Of course it started to rain, and hard. We were getting pelted, but I stuck with Christophe. True to his word, he pulled me a majority of the time, only taking short breaks. We were only going 16 or 17 but it felt like we were flying. We were picking off little groups steadily, and sometimes a rider or two would try to get on with us, but our blazing speed apparently didn’t allow it. Both of us would have welcomed more horsepower for our little break, but Christophe didn’t want to slow down, and I didn’t want to lose my ticket back to Paris.
There is a control at Tinteniac, we ate and struck out for Fougeres. It was raining hard still, and pitch black. Even with the terrible weather I didn’t feel too bad. We were making great time, but the pace was starting to take its toll. When we got to the outskirts of Fougere I told Christophe to go ahead, as I was planning on sleeping, but he slowed down and stuck with me.
At Fougeres I ate and showered then went to the Dormir to get some sleep. The spaces were all occupied, so I had to wait a few minutes for someone to vacate a spot. When one opened up, I told the volunteers that I wanted to get up at 6AM. They marked the time on a post-it, stuck it to my assigned spot on the grid, then I took off my shoes and tip-toed to a gym mat in a classroom.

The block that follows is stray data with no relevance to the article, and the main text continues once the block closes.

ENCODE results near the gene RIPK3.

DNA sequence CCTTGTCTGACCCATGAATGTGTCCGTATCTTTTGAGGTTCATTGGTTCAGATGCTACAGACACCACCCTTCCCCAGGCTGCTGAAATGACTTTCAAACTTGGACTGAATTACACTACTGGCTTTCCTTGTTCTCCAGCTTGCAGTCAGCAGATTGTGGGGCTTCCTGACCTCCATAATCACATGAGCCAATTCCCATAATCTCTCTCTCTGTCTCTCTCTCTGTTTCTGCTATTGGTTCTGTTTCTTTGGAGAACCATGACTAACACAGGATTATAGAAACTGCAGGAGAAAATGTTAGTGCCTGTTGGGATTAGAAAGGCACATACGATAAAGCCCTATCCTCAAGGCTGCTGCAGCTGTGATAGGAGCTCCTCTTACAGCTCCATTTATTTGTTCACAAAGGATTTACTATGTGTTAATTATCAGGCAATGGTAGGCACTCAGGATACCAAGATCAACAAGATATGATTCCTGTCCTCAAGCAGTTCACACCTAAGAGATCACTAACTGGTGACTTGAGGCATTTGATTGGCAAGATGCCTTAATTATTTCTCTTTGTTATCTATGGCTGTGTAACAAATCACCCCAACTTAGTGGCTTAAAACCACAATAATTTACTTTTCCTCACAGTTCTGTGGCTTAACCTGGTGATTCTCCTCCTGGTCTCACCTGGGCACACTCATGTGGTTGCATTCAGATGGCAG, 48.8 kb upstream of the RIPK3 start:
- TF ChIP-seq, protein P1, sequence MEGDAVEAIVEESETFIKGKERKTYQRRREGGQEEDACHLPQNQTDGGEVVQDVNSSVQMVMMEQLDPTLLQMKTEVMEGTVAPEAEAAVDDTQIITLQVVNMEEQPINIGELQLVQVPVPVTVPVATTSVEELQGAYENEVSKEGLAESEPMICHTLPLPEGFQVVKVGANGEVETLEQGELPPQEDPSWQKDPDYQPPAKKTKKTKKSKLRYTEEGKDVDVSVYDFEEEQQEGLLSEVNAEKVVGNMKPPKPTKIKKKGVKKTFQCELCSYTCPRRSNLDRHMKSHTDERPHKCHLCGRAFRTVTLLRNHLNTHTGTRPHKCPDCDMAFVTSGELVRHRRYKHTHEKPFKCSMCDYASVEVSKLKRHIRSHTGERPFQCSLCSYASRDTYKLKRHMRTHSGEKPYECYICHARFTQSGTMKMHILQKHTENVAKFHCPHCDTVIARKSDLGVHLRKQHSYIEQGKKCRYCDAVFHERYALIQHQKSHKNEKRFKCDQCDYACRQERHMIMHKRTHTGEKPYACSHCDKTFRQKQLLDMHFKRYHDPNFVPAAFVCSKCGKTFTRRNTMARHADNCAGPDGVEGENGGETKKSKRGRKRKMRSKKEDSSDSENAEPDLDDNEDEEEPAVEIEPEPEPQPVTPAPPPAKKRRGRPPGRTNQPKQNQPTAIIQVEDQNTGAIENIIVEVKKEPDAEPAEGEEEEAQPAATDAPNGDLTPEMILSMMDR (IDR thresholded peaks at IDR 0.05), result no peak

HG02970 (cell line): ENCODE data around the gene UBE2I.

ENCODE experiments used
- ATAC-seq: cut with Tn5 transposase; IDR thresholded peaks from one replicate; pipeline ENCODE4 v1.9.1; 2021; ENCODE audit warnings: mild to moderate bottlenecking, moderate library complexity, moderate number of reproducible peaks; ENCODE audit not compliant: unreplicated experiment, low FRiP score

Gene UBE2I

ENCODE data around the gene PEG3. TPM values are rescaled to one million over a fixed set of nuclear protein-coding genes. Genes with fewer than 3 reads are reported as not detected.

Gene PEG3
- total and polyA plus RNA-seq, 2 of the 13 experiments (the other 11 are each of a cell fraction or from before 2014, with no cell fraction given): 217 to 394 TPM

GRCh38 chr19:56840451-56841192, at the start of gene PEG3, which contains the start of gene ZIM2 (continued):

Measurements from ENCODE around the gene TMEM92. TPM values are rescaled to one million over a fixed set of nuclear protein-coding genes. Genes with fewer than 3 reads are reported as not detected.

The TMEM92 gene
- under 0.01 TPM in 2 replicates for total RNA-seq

When I woke up I felt pretty good, until I saw the clock on the classroom wall. 11:00!!!! WTF!
The volunteers had not woken me up! I was alone in the room. I got it together, packed up and started riding. But after a few K I turned around. According to my control booklet I only had til 1pm to ride the next 80k. There was no way I could make that and I knew it, but I planned on finishing the ride, even if I was outside the time limit. If I went fast I might be able to finish at about 4 am.
I got a little ways out of town and thought “this is nuts. I’m on vacation. I have to catch a train at 7 tomorrow morning”. I turned around and went back to town.
Eventually I found a travel agency, and got a train ticket back to Paris. I still had to ride 78k to get to Laval, where I could catch a train.
It took til 10 to get back to Paris, but at least I had time to clean up, break down my bike, and sleep. Though I could have ridden all the way, I doubt I would have made the 7am train, I probably would have still smelled, and it would have been pretty awful for my wife to travel the next few days with me while I caught up on sleep.
That is my best race excuse ever. It wasn’t the rain, or the flat tire, and I wasn’t too drunk to sprint. I slept through PBP. I may be back in four years.
Folding bikes and Football
by Byron on Sep 24, 2007 at 7:30 AM
Pam and I rode the folding bikes to the Seahawks game on Sunday. First to the Water Taxi, across Elliott Bay, and unto Qwest field. The Seahawks don’t offer bike parking, besides racks, so we decided to fold the bikes and walk right into the stadium with them – we had comped tickets at the club level.
For the most part, everyone was nice about the bikes, curious, and thought they were cool. Security didn’t know what to do with them and just let us pass through. If we attended games on a regular basis, we’d just rack them to not attract so much attention.
Of note, the Flyby continues to attract people with lots of questions.